By Jonathan Ramos
By Juan De Anda
By Mollie McWilliams
By Juan De Anda
By Mollie McWilliams
By Juan De Anda
By Jonathan Curiel
By Alexis Coe
A Very Smuin Xmas
The Christmas Ballet. Choreography by Michael Smuin. Performed by Smuin Ballets/SF at Center for the Arts, 700 Howard (at Third Street), Dec. 17-30. Call 978-2787.
At some point in "The Bells of Dublin" -- one of over two dozen Mentos-ad-size dance-o-tainments that make up Smuin Ballets/SF's Christmas Ballet -- my companion and I realized the step-and-tap-dancing lad from yonder Ireland way wasn't making all the clatter. A canned drum machine was backing him up. Waiting for the choreographer to give the machine the spotlight it deserved, we started to laugh. The lady in front of us quickly cut us off. "Gutter trash!" she hissed. We were having a Michael Smuin experience.
For at least a year now, the dance critics at our dailies have been carrying on a snippy battle (the Chron's Roca pro, the Ex's Ulrich con) over whether S.F. Ballet's former artistic director makes good ballet -- good art. The real question, I think, is whether Smuin's danceteria doodads create good fun. On that account his Christmas Ballet, at least, fails. Susan Sontag would have called it "too mediocre in its ambition" to catch any of its own jokes. Without enough passion or seriousness to flop in any really big way, the ballet can't arouse the camp pleasures it gestures toward. Your fun is strictly of your own making.
But the show's first half, "Classical Christmas," comes close to camp glee. The prelude features enormous Renaissance angels projected onto a screen at the stage's lip; it's clear we're in for a dose of uplift. Wallpapered in generic classical noise -- a bit of Bach, Mozart, traditional European song, and some "Jewish music" -- the dances would have fit right into the Ice Capades. They're chockablock with improbable lifts (my favorite featuring women, split like T-squares, sproinging in and out of their partners' forklift-arms), vaguely scary arm gestures, and contorted poses held for too many seconds.
If the first half, all in snowy costumes and light, is a white Christmas, the "Cool Christmas" that follows brims with color (nudge, nudge). As soon as it begins, the audience goes electric: They've been waiting for this. What those who play in camp often do with class, celebrating what they know (wink, wink) is vulgar, Smuin does with ethnicity, race, gender, age -- with whatever category he can muster up. But the difference between even the most suspect of the camp contingent and Smuin is that he doesn't tinker with stereotypes and the prejudices they distill; he just reproduces them, running them to their obvious conclusion. With blandified versions of reggae, Mexican folk, gospel, etc., Smuin is saying, "Aren't those odd ethnic habits just so cuuute!?" The bits are idiotic, not cute, but to their credit, I guess, they're also far too removed from their supposed subjects to effectively exploit them.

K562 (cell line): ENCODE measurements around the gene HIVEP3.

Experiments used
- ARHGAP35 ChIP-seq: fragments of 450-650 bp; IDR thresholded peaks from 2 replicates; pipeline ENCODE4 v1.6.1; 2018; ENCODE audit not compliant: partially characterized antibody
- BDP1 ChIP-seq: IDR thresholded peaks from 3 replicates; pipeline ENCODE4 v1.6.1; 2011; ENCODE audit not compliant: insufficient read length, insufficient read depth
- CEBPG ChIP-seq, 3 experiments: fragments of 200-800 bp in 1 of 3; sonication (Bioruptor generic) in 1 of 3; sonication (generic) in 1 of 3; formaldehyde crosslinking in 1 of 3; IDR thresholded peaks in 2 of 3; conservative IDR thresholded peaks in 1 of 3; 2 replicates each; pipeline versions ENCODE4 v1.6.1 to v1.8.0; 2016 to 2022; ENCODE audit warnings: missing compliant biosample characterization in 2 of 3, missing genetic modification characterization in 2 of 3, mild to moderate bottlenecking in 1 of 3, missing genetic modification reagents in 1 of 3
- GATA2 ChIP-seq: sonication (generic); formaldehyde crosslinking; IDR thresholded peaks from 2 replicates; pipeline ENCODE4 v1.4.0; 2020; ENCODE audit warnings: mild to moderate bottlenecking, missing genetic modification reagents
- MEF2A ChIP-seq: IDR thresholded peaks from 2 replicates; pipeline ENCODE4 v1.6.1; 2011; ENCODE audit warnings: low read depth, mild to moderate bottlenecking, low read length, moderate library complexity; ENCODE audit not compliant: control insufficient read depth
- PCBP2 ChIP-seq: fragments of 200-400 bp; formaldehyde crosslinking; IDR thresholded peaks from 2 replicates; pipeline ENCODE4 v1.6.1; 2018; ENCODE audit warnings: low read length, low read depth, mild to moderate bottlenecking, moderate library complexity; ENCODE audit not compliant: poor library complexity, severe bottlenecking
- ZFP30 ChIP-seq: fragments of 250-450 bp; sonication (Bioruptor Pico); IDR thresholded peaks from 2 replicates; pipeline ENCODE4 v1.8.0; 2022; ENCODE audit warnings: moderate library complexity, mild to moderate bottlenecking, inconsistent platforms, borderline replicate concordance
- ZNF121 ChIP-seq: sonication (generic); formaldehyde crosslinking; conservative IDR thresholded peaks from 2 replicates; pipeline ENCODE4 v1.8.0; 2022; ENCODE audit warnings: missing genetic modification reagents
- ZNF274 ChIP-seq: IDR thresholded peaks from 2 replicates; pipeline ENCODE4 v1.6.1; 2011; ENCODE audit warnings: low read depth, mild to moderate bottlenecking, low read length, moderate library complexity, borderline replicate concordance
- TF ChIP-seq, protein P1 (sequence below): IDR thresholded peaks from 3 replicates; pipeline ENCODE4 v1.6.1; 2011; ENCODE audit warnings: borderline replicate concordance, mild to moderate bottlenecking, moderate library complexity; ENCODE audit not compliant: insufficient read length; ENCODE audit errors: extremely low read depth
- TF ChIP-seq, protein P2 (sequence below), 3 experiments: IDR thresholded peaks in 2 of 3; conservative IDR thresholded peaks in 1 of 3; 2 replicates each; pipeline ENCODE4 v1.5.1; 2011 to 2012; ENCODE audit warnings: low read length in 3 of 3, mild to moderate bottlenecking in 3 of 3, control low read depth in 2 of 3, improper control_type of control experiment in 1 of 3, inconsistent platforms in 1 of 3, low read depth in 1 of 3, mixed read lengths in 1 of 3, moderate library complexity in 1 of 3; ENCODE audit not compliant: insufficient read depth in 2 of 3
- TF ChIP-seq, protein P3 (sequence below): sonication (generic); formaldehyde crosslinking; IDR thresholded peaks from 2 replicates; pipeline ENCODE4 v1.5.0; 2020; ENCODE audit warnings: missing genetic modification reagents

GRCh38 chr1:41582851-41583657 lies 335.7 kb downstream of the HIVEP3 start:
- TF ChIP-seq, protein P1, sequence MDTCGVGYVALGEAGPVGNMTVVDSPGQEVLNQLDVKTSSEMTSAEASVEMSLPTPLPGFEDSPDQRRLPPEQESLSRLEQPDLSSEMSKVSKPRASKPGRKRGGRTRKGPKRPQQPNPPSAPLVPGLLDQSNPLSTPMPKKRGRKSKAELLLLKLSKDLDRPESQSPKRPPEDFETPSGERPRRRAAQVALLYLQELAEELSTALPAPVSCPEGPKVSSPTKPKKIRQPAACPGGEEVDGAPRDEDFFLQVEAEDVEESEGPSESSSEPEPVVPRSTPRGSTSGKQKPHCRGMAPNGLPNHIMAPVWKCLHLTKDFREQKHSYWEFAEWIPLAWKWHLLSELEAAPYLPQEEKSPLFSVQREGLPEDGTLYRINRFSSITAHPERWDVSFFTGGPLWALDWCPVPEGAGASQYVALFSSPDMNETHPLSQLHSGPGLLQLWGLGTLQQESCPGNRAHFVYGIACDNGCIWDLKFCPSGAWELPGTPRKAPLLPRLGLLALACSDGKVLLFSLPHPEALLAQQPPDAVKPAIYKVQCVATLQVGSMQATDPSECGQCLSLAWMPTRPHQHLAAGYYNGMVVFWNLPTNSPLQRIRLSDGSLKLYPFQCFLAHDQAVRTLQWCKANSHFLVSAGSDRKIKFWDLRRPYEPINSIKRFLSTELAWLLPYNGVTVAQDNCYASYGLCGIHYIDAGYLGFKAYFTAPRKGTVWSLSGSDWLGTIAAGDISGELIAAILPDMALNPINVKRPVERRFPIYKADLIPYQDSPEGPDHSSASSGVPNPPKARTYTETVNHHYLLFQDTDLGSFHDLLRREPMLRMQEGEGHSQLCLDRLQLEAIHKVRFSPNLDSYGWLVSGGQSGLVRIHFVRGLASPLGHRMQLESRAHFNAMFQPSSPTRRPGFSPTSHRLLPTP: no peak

The one exception involves a little crinkly haired blond girl in flouncy party dress and taps whom the audience, suddenly transformed into a chanting, stamping mob, eggs on to dance faster! faster! The little angel spins and clatters so swiftly to the relentless assault of a speed-metal-cum-Cajun-hoedown that she's on the verge of whizzing out into space and exploding into a million trillion darling pieces.
Most of the second half, though, is more like "Reggae Christmas," where three dancers in fake dreads blow big puffs of smoke and stagger about. Ho. Ho. Or "Hula Christmas" -- three island ladies hula while a guy hangs-ten behind them. Or "Santa Baby" -- a sultry babe in scanty, satin-red, fringed leotard and ... oh, why go on?
The Christmas Ballet is a drip of Lawrence Welk transplanted into the heart of San Francisco. This oatmeal entertainment hates and loves nothing: It's a collapsible art you can take anywhere because it belongs nowhere. I would gladly suffer Smuin if he were only brave enough to make a real fool of himself; as it stands, he's just a cynic shrink-wrapped in wacky, zany jolliness.
Perhaps it was my parents' disdain for musicals, circuses, and other sites of multigenerational wholesomeness, but I grew up thinking "family entertainment" signified something both tedious and insulting. So I understood when my mother groaned on being invited to The Big Bang ... and other rude noises!, the latest show by the New Pickle Circus. "They call themselves 'new circus,' " I said. "Maybe they're different." And indeed, the New Pickle Circus turned out to be genuinely trying to stretch the limits of family entertainment to a form that merges high art's vision with low art's lack of pretense.
The group's origins are in the Pickle Family Circus, the venerable, 20-year-old institution that went belly up in 1994. This is the reconstituted organization's third show. The Big Bang had all the ingredients of the "new circus" form they innovated. There were no animal acts (though there are women dressed in bird feathers), few death-defying stunts, and less gratuitous spectacle than Cirque du Soleil. Instead, springing from the Bay Area's legacy of visually sophisticated movement theater, the one-ring circus mimicked the shape and feel of a multimedia performance. Traditional circus acts like juggling, acrobatic bicycling, and slack-rope walking fit into a loose narrative net with original live music and high-tech projections. The Big Bang's story followed the adventures of Mom and Dad, two clowns who take a ride in a spaceship with an alien puppet who resembles Kermit. The alien told them not to push a certain red button, which, inevitably pushed, transported them back to the beginning of the universe. From there unraveled a series of light shows, acrobatic routines, and clown acts, all glued together with the odd monologue about cosmic evolution, or scenes about Mom and Dad's children trying to find them.